Healthbeat: New report shows PA is ranked among best for mental health care

Healthbeat

WILKES-BARRE, LUZERNE COUNTY (WBRE/WYOU) — It’s no secret the COVID crisis has resulted in a spike in mental health struggles in the U.S. But concerning levels of mental health struggles existed long before the pandemic.

The nation’s leading community-based nonprofit is just out Tuesday with its annual state of mental health report. It comes at a crucial time for mental health policymakers in Pennsylvania and throughout the country.

Consider the 2022 state of mental health in America report a look ahead based on the past.

“It’s really a report about prevalence and access. So, the prevalence of mental health conditions and the ability of people with mental health conditions to access the supports and the help that they need,” said Schroeder Stribling, President/CEO of Mental Health America.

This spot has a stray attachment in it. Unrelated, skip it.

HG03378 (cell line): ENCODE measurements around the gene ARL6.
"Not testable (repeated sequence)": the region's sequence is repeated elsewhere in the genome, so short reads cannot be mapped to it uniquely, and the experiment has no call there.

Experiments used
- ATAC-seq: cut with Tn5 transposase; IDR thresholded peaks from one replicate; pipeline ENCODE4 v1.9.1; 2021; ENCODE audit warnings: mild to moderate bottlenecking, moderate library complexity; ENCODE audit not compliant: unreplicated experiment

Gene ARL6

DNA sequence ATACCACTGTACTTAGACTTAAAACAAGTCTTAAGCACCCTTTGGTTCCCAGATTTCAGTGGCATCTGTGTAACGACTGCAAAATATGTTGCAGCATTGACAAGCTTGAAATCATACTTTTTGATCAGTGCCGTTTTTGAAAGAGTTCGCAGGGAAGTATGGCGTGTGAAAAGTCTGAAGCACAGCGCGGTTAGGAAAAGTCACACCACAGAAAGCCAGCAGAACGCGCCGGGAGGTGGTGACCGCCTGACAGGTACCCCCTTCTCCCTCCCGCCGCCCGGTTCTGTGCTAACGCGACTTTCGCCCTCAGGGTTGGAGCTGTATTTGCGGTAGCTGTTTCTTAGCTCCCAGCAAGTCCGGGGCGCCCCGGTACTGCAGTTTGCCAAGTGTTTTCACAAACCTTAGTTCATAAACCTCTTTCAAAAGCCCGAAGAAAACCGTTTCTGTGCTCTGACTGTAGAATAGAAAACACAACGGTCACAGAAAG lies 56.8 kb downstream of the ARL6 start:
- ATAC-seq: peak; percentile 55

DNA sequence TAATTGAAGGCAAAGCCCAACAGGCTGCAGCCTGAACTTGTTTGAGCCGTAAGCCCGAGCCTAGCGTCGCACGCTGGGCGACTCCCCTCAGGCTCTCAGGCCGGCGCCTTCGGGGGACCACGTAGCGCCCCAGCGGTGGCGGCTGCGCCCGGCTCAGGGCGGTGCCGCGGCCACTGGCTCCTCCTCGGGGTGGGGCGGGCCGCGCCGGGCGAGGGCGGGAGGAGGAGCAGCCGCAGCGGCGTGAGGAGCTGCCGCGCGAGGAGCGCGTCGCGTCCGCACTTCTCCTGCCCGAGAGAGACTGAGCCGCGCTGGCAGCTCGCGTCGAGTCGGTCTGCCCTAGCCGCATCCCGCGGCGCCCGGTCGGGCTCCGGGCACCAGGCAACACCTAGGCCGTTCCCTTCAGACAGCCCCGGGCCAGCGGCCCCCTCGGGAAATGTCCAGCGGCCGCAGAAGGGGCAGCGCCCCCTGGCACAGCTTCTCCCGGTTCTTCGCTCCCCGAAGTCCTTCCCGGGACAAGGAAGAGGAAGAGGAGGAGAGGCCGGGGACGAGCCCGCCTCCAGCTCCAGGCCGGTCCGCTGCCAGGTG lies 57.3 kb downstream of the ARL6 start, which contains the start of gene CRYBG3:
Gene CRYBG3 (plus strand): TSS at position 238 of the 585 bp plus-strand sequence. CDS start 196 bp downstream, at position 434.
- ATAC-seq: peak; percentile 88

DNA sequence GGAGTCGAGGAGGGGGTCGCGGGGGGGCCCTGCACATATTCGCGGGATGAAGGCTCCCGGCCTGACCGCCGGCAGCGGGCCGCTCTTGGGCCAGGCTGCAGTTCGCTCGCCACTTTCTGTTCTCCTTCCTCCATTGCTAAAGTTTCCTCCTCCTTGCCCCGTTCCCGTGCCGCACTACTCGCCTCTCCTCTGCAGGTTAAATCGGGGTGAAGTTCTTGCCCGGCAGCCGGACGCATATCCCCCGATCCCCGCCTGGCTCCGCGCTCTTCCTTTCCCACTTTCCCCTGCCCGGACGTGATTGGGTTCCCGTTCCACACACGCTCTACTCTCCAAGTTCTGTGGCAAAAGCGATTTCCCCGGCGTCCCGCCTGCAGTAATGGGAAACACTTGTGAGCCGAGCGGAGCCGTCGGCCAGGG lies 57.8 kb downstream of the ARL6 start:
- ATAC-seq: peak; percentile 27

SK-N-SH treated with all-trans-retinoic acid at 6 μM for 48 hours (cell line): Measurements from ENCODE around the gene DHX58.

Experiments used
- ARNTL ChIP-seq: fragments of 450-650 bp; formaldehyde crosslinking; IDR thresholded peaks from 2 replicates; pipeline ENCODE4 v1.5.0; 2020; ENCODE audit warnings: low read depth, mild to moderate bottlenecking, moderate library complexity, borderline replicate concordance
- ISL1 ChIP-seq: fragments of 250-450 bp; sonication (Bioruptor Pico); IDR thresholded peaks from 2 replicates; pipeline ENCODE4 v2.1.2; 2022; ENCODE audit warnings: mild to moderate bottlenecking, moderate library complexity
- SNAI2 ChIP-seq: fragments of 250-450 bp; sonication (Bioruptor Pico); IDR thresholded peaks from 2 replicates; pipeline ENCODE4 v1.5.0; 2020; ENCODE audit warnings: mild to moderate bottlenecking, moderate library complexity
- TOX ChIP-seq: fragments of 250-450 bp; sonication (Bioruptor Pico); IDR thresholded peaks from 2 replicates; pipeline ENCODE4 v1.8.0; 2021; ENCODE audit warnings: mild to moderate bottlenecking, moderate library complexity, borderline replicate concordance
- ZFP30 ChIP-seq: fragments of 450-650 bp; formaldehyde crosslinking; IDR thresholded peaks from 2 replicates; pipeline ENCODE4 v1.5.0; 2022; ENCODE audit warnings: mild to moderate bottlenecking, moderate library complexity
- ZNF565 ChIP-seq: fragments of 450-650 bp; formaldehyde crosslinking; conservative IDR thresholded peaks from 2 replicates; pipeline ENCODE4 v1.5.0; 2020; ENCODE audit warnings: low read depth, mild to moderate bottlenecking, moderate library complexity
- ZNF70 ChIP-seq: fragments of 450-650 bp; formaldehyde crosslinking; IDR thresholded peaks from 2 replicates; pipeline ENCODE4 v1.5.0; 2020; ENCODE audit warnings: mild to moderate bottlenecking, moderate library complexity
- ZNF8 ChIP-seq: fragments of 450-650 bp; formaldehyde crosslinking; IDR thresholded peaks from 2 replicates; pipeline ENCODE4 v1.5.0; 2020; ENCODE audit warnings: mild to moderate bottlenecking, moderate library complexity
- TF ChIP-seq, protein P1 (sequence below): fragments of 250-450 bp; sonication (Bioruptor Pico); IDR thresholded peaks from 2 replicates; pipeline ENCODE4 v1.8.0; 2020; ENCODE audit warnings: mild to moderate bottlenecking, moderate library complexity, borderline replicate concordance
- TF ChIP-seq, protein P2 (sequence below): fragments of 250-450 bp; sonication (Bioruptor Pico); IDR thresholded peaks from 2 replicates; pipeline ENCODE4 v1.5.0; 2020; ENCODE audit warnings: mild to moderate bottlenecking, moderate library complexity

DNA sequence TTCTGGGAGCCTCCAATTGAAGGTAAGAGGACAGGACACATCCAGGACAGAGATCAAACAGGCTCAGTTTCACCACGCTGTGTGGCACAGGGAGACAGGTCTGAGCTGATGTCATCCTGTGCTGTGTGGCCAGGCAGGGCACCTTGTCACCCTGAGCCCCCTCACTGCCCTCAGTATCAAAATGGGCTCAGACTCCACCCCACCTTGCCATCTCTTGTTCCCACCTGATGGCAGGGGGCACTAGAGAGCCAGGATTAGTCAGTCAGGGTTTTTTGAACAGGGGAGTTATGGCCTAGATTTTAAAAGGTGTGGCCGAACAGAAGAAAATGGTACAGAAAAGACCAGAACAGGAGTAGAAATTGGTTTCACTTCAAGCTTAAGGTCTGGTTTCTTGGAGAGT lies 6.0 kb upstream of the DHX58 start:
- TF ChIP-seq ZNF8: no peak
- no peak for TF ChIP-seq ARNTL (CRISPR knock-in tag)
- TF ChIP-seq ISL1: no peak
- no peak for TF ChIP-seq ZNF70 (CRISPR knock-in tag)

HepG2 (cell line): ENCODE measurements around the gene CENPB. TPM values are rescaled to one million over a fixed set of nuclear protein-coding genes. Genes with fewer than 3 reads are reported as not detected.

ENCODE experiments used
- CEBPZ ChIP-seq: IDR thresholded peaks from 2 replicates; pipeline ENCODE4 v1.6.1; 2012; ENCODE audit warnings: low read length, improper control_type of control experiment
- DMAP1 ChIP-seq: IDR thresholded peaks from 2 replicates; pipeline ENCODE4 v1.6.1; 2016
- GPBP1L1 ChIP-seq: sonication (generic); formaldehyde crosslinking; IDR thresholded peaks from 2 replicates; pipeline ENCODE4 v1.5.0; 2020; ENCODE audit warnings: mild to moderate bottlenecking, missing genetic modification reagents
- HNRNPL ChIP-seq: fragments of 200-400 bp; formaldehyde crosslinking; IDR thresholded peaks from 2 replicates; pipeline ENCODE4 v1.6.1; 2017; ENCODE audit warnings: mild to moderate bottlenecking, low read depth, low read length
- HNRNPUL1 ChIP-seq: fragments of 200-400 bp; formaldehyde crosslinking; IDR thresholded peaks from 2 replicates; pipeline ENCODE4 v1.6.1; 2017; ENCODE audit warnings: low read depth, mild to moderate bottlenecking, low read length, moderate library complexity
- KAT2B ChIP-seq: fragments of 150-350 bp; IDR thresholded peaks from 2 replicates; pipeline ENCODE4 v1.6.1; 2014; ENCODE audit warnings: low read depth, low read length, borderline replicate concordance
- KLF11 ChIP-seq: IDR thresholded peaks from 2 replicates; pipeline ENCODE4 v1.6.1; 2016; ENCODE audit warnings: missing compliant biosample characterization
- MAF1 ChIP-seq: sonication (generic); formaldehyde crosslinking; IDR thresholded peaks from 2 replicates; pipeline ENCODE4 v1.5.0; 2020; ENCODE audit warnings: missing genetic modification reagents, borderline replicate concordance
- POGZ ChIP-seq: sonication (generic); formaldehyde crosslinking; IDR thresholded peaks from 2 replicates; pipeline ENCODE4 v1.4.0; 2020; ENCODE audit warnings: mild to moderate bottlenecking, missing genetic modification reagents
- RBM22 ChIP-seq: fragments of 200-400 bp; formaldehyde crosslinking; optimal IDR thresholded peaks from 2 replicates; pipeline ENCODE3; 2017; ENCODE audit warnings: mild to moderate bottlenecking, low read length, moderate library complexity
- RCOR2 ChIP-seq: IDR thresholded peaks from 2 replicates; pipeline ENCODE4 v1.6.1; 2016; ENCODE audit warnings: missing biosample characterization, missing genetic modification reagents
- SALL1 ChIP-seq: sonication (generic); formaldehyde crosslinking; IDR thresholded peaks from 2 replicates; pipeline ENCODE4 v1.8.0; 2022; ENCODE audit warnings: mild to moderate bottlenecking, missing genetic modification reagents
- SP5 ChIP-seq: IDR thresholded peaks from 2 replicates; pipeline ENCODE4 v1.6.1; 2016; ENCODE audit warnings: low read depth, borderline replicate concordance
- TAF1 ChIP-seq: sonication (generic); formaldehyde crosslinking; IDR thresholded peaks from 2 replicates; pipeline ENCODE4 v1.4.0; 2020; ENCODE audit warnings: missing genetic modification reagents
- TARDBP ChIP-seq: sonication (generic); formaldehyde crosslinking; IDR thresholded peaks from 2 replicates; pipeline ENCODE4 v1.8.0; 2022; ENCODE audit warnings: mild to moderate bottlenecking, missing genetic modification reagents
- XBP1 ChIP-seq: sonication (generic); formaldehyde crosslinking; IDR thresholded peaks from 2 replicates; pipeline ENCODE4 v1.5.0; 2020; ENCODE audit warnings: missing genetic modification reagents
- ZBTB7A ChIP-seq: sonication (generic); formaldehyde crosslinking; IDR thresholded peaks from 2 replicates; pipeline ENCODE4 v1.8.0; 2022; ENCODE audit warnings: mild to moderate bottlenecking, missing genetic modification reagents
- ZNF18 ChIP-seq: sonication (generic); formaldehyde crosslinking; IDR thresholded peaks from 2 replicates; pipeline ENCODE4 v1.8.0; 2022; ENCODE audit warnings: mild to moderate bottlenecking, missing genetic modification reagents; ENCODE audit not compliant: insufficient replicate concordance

The report by Mental Health America looks at pre-pandemic mental health data from two years ago focusing on such areas as depression, anxiety and self-harm.

“Where it was in 2019 was already concerning enough, so this is something we have to keep our eyes on,” stated Stribling.

The “State of Mental Health” finds that nearly 50 million Americans, or 1 in 5, are experiencing a mental illness, and more than half are going untreated.

The report ranks Pennsylvania 8th best among all 50 states and the District of Columbia for the lowest prevalence of adult mental illness and highest rates of access to care.

It also reveals Pennsylvania number one in those same categories among youth. But Stribling says it’s no time for the Keystone State to rest on its laurels with mental health prevalence numbers rising.

“We must do as much as we can now to improve access whether that’s the expansion of Medicaid. We know expanding insurance and adequacy of insurance is important, whether that’s developing more telehealth options and insuring broadband access,” explained Stribling.

Stribling stressed the need for improved mental health treatment equity regardless of race and income. She also calls on Pennsylvania to pass legislation to participate in a 988 national mental health crisis hotline.

“All of these things are some of the levers that we can use to make sure that we’re ready for the oncoming crisis or the crisis that’s already at our doorstep,” said Stribling.

Pennsylvania faces a July 2022 deadline to have 988 infrastructure in place.

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